_bufferedEncoderStates &= 0x3F; /* Mask states of interest */
			if (_bufferedEncoderStates == 0x34) {
				stepValue = 1;
			} else if (_bufferedEncoderStates == 0x38) {
				stepValue = -1;
			}
		} else {
			_bufferedEncoderStates &= 0x0F; /* Mask states of interest */
			if ((_bufferedEncoderStates == 0x04) || (_bufferedEncoderStates == 0x0B)) {
				stepValue = 1;
			} else if ((_bufferedEncoderStates == 0x08) || (_bufferedEncoderStates == 0x07)) {
				stepValue = -1;
			}
		}
		if (stepValue != 0) {
			uint32_t _now = millis();
			uint32_t elapsedTime = (_now - _lastTime);
			if (elapsedTime < _encBoostCutOff) {
				stepValue *= (1 + (((_encBoostFactor - 1) * (_encBoostCutOff - elapsedTime)) / _encBoostCutOff));
			}
			_lastTime = _now;
		}
		_encCounts += stepValue;
		if (_encCounts < _encMinCounts) {
			_encCounts = _encMinCounts;
		} else if (_encCounts > _encMaxCounts) {
			_encCounts = _encMaxCounts;
		}
		_lastEncoderState = encoderState;
	}
	/* Resume interrupt */
	PCICR = PCICRRegContent;

 

One of the advantages of this method is the high rejection level of false signals, mainly generated by switch bounces. After multiple tests on various encoders, I managed to run all of them without filtering components, which are recommend by some vendors. The library still contains some fancy and specific functions such as the booster function which takes into account the rotational speed of the knob for amplifying the counter steps.

Next post on same subject

 

9 Comments

  1. LeandroM says:

    Mr Didier, me again… I’m really beginning to feel clingy so please tell me straight out if you are going to share with me the libraries… I can understand any kind of apprehension you might have, so just a something in any direction because I’ve been waiting for your plainENC to re-write the whole code of my guitar…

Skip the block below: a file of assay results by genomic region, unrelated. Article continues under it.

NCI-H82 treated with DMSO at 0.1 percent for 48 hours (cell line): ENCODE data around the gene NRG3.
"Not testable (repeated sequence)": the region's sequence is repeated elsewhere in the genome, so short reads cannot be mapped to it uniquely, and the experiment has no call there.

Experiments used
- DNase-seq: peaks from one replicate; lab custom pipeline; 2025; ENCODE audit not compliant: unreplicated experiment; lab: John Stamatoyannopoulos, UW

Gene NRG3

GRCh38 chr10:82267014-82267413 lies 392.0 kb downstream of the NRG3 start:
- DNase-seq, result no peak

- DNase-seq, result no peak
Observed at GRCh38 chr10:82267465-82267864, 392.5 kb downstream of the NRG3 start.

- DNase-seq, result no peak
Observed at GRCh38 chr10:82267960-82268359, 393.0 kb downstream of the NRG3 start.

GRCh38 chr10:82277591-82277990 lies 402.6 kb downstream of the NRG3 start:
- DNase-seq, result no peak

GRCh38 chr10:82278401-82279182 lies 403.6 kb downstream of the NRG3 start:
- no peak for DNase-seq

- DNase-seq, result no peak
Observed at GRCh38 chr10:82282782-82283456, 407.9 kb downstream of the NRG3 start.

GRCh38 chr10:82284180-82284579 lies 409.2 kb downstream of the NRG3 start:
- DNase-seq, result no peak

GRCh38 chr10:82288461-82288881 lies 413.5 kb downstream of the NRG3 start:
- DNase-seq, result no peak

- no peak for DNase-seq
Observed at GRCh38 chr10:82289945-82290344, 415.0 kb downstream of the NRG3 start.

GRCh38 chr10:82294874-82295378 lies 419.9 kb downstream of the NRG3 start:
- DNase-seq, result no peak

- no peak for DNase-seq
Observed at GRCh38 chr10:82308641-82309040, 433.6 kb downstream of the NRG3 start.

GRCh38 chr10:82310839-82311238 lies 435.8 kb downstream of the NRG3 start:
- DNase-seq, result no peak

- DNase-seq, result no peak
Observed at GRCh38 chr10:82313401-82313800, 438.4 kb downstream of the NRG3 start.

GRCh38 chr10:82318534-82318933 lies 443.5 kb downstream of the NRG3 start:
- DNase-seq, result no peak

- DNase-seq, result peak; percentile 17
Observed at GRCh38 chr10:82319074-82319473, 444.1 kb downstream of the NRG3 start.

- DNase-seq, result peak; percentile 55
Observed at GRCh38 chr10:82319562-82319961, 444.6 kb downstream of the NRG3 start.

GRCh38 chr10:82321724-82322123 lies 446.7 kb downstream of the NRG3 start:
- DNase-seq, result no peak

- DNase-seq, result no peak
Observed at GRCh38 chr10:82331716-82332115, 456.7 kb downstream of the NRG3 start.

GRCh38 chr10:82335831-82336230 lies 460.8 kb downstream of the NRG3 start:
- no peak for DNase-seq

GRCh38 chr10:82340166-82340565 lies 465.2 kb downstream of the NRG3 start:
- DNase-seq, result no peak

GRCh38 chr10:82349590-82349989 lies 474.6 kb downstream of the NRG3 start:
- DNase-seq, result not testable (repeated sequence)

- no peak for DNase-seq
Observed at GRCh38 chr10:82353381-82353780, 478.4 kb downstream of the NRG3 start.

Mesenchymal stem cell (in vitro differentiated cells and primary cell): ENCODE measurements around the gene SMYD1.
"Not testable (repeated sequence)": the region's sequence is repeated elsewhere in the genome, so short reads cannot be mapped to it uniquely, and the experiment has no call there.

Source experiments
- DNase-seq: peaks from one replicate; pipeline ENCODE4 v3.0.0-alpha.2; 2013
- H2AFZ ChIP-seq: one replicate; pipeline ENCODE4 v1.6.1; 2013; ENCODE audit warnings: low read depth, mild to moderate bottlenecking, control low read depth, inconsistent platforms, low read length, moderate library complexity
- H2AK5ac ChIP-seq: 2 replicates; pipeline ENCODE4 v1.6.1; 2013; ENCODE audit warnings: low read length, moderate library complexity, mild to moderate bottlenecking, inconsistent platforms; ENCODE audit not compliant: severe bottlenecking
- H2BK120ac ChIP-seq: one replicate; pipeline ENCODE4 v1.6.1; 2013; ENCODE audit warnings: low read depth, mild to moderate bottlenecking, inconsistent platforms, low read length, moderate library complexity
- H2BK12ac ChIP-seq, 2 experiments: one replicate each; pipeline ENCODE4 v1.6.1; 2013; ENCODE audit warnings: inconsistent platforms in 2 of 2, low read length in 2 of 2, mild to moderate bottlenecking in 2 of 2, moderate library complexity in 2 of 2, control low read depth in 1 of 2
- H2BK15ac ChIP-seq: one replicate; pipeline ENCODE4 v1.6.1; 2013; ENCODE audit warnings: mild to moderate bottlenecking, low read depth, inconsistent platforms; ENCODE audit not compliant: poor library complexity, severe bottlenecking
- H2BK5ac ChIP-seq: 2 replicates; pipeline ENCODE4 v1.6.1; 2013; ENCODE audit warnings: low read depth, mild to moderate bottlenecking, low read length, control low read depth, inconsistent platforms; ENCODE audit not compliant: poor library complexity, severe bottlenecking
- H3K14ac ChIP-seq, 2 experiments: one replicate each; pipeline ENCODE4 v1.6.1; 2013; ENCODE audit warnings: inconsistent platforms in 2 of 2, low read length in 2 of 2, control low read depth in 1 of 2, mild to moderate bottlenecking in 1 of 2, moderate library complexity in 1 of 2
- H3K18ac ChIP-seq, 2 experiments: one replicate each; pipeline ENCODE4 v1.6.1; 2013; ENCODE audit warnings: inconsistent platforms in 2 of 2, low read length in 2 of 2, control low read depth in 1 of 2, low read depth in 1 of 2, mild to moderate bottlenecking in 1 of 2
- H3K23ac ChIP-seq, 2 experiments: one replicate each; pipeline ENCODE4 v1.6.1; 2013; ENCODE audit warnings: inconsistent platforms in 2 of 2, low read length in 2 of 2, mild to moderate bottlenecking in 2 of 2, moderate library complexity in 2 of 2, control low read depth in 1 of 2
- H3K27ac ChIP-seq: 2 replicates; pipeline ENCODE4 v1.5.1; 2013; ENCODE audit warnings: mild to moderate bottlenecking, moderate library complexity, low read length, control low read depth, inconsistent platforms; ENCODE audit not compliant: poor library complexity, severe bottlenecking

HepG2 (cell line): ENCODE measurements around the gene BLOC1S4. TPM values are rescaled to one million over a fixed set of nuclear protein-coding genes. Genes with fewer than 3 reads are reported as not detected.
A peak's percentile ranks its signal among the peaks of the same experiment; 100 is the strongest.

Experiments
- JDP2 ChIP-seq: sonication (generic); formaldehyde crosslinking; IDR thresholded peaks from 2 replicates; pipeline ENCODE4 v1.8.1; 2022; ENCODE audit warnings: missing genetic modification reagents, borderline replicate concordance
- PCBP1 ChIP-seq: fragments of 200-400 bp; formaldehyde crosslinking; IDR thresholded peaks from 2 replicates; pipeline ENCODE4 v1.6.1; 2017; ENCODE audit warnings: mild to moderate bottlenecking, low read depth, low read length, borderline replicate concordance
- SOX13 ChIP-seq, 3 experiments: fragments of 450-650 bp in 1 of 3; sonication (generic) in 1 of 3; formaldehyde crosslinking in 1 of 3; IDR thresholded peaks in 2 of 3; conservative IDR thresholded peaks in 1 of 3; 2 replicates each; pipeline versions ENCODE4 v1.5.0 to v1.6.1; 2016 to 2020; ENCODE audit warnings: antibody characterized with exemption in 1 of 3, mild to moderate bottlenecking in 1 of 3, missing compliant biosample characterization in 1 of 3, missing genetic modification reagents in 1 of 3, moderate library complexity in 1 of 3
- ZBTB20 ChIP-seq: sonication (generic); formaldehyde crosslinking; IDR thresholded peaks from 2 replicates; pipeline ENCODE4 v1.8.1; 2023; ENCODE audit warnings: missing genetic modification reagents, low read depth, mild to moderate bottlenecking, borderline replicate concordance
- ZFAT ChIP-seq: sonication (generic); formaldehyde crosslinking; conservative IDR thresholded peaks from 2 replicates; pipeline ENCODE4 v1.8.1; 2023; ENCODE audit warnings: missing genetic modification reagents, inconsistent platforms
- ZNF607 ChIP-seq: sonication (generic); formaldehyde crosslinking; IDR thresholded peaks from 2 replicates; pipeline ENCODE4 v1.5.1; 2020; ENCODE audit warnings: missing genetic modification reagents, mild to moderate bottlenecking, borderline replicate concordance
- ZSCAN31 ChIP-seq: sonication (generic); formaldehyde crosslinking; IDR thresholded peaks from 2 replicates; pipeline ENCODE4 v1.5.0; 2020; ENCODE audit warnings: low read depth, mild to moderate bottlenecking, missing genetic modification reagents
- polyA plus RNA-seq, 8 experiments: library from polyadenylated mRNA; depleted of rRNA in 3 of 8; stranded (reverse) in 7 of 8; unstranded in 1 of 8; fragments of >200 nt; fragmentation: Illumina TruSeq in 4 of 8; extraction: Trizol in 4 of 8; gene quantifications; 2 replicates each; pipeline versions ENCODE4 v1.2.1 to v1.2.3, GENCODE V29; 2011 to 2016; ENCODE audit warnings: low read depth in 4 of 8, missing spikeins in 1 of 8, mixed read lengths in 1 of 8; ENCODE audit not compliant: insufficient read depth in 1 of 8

About my question on talking some more about the minimal of human interface, did it get you to any points?
    good day

    • Didier says:

      Summer time ! Thanks for your patience. I will get to you soon.
      You did not suggest a simple application which would feature an encoder and a 16×2 LCD. Any hint ?

  2. LeandroM says:

    With the approach you describe on the human interface post, I would think about a list you develop as large you need with a “up-a-level” option always at the bottom, and with 3 basic levels, as I think a simple app wont need more. So, it is basically what you describe, but I would add double-click availability on each bottom-option to allow to change the values of the on screen selected option, so you turn clockwise or counter without leaving the option and you can either change the way the option behaves, or the values of the variable the option relates to. I work with the RGB encoders, so I recommend also a color feedback allowing you to know in what mode you are, as you are standing on the option of the menus. That’s it.
    About the other matter, the library is shared through the blog itself with a password?, or do you send it through e-mail?
    greets!

  3. Didier says:

    I spent quite some time lately on reviewing and improving some MicroXXX type applications. MicroBLINK (Really simple blink control), MicroHTR (heater control, featuring PID, PWM control) and MicroCLK (improved version of the already published clock application) benefit from these works. I plan to publish posts on this matter along the next weeks. These publication have been given the “box” suffix”, as they can now be boxed in an enclosure for autonomous operations.
    You can use the libraries that I send as much as you want without password as long as you comply to the related licence (mostly GNU GPL v3) as mentioned in the source code files.

  4. LeandroM says:

    Oh, yes, it is Ok, I really aint profiting from this work , and if I were, I’d really like to share any of it.
    But sorry, you havent send me any library, and I have sent two requests from leamucho@gmail.com.
    What else do I have to do?

    • Didier says:

      I will release the libraries as soon as the post will be published.

      • LeandroM says:

        ummm, but the PlainENC is already available? I think by now, I only need that one… thanks

        greetings!

        • Didier says:

          The thing is that I updated this library which is now PlainENCi (“i” for interrupted). On the other hand, I always check the code that I send away, including the compatibility of “Plain” libraries. In the case of this new series of post, up to six libraries may coexist in the same application (e.g. MicroHTRbox). That’s quite some work, and I take advantage of the preparation or the posts to carefully test my code. It’s my way of seeing things. Sorry, I do not know an alternative to the job well done 😉

          • LeandroM says:

            Ohhhhh “caramba”!, I really didnt understand… ok, I guess Iam right now not of any help, but if I can assist you, please tell me 😉